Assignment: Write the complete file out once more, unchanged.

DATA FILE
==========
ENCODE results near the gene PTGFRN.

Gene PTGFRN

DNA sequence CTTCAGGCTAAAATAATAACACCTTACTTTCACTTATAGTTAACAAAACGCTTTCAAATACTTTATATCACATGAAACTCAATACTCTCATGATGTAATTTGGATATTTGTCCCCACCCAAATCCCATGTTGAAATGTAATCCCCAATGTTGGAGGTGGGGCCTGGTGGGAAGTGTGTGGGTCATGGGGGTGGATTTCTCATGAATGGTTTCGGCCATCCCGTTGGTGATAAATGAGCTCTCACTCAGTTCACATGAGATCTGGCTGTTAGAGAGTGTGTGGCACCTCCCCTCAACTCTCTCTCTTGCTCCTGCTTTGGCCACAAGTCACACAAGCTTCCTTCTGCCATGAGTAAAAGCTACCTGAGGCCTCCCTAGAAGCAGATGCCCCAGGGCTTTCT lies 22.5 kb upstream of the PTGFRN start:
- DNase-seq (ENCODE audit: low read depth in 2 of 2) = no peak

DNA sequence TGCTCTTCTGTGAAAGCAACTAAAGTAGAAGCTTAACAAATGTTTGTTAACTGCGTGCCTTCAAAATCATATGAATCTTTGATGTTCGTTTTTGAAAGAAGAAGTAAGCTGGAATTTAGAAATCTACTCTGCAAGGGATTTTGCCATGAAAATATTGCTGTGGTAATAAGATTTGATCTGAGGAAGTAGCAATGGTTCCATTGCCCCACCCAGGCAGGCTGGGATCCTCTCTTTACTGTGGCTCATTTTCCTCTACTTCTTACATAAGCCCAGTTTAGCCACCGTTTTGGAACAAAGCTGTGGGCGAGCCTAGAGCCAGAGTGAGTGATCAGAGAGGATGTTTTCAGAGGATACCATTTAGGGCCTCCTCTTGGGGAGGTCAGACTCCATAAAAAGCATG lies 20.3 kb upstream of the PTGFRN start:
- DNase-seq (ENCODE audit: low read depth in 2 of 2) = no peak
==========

ENCODE results near the gene PTGFRN.

Gene PTGFRN

DNA sequence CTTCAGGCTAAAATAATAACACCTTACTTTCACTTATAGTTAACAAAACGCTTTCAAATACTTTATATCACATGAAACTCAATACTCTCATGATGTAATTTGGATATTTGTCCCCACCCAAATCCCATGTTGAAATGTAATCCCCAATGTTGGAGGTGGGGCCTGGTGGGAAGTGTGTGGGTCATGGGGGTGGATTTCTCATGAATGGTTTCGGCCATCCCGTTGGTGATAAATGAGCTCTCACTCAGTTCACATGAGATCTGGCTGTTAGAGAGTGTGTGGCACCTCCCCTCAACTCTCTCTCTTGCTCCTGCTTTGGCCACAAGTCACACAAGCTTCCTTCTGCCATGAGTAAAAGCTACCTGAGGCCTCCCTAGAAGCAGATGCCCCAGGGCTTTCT lies 22.5 kb upstream of the PTGFRN start:
- DNase-seq (ENCODE audit: low read depth in 2 of 2) = no peak

DNA sequence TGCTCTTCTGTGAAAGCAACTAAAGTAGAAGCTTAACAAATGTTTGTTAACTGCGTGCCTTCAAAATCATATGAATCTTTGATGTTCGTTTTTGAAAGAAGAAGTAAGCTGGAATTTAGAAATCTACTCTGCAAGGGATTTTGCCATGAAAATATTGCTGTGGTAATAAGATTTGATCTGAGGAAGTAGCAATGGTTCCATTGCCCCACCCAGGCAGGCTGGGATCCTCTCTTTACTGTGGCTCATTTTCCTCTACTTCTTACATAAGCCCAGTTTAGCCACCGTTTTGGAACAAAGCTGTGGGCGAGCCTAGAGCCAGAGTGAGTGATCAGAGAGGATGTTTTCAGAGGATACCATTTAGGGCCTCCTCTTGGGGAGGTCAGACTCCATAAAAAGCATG lies 20.3 kb upstream of the PTGFRN start:
- DNase-seq (ENCODE audit: low read depth in 2 of 2) = no peak